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An image of the bookcover for The Mouse and His Child
 


The Mouse and His Child (1967)

Russell Hoban’s writing

Hoban is one of those rare authors who writes equally well for toddlers, children, young adults, and adults. His first wife illustrated his picturebooks for 25 years until the couple's divorce.

Unlike many other children’s works, Hoban’s stories did not develop from tales told to his children. He only read his work to them after it was published.1

Hoban’s series of picturebooks about the young badger, Frances, depict ordinary family life with gentle humor, wit, and shrewd observation of a young child’s behavior. These books have always remained incredibly popular with young readers.

From The Mouse and his Child on, the theme of identity has become more apparent and more complex in Hoban's work. His books have become increasingly longer and more penetrating. Hoban's style has also changed over time, reflecting his interest in experimental and postmodern forms of literature.

An introduction to the story

The Mouse and His Child is the story of father-and-son toy mice who are initially joined together. The pair survive numerous adventures in their search for a home and their desire to become self-winding.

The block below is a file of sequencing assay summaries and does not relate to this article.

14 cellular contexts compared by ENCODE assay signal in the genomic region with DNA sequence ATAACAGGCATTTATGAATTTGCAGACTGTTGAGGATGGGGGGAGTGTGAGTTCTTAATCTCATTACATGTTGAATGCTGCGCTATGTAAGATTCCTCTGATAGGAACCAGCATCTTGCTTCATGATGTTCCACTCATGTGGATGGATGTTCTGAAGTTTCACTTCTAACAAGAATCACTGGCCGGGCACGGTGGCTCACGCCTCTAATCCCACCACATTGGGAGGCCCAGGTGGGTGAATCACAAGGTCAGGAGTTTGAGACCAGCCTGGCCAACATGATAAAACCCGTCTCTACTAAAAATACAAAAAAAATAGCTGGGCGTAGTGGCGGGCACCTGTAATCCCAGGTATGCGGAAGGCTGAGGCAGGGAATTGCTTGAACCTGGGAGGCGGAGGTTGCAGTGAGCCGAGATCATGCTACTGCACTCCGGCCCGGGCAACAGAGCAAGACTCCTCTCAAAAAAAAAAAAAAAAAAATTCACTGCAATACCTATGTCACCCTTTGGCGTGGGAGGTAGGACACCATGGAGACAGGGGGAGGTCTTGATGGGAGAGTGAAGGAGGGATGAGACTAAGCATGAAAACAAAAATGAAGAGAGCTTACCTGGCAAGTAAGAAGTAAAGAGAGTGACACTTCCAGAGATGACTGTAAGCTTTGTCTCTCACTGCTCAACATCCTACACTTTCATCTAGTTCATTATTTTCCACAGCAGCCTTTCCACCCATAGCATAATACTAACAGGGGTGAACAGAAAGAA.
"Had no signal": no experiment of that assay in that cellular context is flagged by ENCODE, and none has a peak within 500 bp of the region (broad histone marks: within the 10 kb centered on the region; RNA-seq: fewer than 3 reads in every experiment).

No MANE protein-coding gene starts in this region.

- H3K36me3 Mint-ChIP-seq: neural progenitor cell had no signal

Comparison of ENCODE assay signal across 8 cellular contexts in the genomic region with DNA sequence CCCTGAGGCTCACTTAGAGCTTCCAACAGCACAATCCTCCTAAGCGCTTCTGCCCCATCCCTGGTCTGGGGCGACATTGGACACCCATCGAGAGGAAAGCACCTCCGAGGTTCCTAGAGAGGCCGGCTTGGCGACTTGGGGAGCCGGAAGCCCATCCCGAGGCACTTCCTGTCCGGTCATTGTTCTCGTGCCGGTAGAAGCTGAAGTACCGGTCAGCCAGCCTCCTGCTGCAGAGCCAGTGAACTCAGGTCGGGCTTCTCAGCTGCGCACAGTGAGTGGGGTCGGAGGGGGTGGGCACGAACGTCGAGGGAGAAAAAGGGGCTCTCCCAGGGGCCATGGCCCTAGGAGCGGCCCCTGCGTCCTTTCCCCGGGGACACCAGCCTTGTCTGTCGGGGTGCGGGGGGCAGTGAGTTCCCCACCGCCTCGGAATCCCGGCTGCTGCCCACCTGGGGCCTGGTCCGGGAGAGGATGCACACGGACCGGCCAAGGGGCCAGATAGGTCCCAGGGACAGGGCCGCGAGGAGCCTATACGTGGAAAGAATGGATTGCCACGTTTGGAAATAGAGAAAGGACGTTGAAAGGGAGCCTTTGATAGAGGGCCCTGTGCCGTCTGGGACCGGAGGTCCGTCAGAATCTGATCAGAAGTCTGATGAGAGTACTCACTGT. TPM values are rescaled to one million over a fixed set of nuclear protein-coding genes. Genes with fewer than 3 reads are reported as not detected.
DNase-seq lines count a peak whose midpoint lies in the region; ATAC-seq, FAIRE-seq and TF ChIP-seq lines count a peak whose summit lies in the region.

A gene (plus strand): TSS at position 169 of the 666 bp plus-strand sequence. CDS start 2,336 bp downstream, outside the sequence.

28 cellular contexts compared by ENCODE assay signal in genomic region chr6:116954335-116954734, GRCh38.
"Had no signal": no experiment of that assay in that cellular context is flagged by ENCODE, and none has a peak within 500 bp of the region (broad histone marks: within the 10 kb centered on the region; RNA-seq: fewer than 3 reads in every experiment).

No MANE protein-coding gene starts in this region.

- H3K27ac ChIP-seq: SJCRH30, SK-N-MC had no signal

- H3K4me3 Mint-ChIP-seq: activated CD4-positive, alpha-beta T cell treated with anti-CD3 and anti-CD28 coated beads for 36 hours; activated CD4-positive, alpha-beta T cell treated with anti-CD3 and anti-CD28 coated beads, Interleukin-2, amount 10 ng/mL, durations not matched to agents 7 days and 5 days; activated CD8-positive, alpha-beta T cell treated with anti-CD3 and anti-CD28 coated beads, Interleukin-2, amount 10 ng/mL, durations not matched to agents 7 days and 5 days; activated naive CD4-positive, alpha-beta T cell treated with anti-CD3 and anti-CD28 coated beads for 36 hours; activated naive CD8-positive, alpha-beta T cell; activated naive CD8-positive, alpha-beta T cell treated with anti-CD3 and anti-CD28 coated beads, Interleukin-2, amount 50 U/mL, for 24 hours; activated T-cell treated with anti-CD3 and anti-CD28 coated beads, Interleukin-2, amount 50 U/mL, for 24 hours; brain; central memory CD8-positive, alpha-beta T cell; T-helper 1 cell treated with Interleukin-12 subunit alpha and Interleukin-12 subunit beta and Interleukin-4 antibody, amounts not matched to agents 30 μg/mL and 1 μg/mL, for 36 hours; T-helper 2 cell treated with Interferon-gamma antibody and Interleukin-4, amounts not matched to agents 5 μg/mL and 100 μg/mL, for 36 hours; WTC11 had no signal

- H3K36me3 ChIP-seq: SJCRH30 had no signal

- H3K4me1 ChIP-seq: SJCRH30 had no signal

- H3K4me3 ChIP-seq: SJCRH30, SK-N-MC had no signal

This first novel marked a turning point in Hoban’s career. He worked on The Mouse and His Child for three years, completely rewriting it four times. “At the age of 41,” he said, “it was the fullest response I could make to being alive in the world."2 When the novel first appeared, the Times Literary Supplement observed, "Excellent as [the Frances books] are, they give no hint that the author had in him such a blockbuster of a book as The Mouse and His Child.”3

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Clockwork

As a story about the clockwork toy’s adventures on a journey, The Mouse and His Child is fun and engaging for children. But it is also a philosophical book about the ultimate meaning life.